I’ve started meditating again, in order to be more present. I have a tendency to think about things in the past as well as worrying about what will happen in the future. I know that a lot of what I worry about will not happen and never materialise. In some ways, I think my overthinking can be productive in that it spurs me on to take action to alleviate a situation. Most of time, however, it just makes me anxious and unable relax.
But what happens when you worry about the things that you know are going to happen? In my case, I am moving to Japan for a year in August. This is what I’ve been hoping for and attempting for many years. So why does it worry me so?!
I know I like working with children in a classroom and enjoyed the teaching when I did the CELTA, but it’s a big gap from doing this for some hours spread over a few months to doing it full-time. Japan will be so different to the UK, which makes it amazing as well as scary at the same time.
I googled how to stop worrying about the future and found some great quotes.
“Worry does not empty tomorrow of its sorrow, it empties today of its strength.”
– Leo Buscaglia
“Worry often gives a small thing a big shadow.”
– Swedish Proverb
By worrying, I will not be able to stop things from happening, but it also stops me from enjoying now. I live in London, one of the most interesting cities in the world. It has many museums, galleries, exhibitions, events and other things to do.
So far I’ve come up with or read about the following techniques that may help me stop from worrying so much:
~ Writing in a journal – somehow the process of writing my worries down helps me analyse them, helps me work out why I am stressing and be able to forget the needless worrying of inconsequential things
~ Meditation – there are many health benefits attributed to this (physical and mental). Different types of meditation can help with different aspects, such as loving kindness with being more compassionate to myself and others, or mindfulness to be more present
~ Talking to loved ones – worries always seem worse when you have to fight them on your own and sharing can help you feel less overwhelmed and get fresh insight on certain problems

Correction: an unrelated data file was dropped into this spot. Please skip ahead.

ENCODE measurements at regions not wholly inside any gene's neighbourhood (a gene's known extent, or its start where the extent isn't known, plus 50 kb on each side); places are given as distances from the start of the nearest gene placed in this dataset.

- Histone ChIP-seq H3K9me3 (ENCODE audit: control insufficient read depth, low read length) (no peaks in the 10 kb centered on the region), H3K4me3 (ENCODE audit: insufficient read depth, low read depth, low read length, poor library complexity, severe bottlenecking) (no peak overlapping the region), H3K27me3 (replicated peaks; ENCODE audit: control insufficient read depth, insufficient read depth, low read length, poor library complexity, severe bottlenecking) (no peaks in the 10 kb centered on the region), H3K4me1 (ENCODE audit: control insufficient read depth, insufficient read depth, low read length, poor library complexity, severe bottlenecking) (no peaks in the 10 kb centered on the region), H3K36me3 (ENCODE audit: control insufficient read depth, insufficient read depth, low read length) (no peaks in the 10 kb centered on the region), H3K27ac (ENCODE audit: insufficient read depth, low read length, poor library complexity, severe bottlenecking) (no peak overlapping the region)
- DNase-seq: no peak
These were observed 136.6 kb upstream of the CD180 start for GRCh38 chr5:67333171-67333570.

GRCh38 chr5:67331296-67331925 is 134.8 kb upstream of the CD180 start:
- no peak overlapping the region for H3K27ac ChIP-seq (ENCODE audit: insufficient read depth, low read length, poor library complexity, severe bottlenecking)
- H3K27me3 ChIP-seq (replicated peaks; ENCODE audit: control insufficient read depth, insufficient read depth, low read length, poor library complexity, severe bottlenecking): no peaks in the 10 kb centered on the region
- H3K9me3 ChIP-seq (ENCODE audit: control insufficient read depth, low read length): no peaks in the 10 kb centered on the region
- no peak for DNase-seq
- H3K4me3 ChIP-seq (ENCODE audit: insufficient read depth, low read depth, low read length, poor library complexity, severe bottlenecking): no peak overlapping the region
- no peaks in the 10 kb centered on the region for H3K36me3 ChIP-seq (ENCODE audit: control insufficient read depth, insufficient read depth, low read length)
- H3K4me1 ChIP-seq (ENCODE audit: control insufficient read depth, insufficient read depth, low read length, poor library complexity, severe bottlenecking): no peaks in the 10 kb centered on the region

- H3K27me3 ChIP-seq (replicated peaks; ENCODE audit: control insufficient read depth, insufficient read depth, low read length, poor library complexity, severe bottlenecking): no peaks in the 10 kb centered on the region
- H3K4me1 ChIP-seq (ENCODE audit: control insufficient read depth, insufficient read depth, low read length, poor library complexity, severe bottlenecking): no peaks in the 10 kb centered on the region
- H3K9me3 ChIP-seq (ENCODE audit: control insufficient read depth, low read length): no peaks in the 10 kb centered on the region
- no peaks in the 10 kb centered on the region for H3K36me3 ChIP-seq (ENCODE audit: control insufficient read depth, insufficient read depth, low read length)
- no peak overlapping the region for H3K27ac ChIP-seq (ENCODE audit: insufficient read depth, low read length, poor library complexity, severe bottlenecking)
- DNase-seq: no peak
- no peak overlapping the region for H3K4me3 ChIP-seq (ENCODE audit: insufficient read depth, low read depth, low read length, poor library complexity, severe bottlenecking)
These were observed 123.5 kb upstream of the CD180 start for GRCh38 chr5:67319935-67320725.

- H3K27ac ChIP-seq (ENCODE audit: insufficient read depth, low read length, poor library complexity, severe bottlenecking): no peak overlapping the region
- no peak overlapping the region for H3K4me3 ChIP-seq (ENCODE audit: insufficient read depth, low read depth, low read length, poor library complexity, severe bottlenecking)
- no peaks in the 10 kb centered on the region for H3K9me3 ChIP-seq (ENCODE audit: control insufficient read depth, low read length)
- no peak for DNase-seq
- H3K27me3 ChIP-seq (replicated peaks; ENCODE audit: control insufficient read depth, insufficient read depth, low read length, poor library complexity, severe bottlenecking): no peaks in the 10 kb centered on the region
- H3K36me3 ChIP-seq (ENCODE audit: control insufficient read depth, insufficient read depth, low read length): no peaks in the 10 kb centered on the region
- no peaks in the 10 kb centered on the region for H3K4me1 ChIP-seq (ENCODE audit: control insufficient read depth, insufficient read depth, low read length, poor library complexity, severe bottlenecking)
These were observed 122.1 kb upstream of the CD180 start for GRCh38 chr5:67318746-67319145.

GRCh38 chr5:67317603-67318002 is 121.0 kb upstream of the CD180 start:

~ Body relaxation – I know that when I’m stressed, I get tense and it probably acts like a feedback loop where the tension makes me more stressed. Having cues to remind a person to relax should help. I even bought myself a necklace (a black tourmaline pendant to be exact) to act as a reminder, so that each time I’m wearing it I simply need to touch it to remind myself to relax.
~ Getting enough sleep – I know that when I’m tired, I can’t deal with things so well
~ Exercise – during the Pleistocene era, life was very dangerous. Stress gave humans the ability to be able to fight if they needed to or flee like hell. Even though we have advanced in many ways, our bodies are more or less the same. Instead of stressing about the rare, but lethal, saber tooth tiger attacks, our stresses tend to focus more on work deadlines, what he really means when he says X, embarrassing things we’ve done and worrying about how we may be judged, etc. Not only has what we stress about changed, but also the frequency. It’s good to use up this energy that prepares us to fight or flight by actually getting physical, hence why I enjoy kickboxing!
Worrying can be construed as the fear of uncertainty, but what in life is truly certain?
I want to learn how to let go and relax amongst the chaos, to not be a tense person who frets all the time. Life is too short to not enjoy it.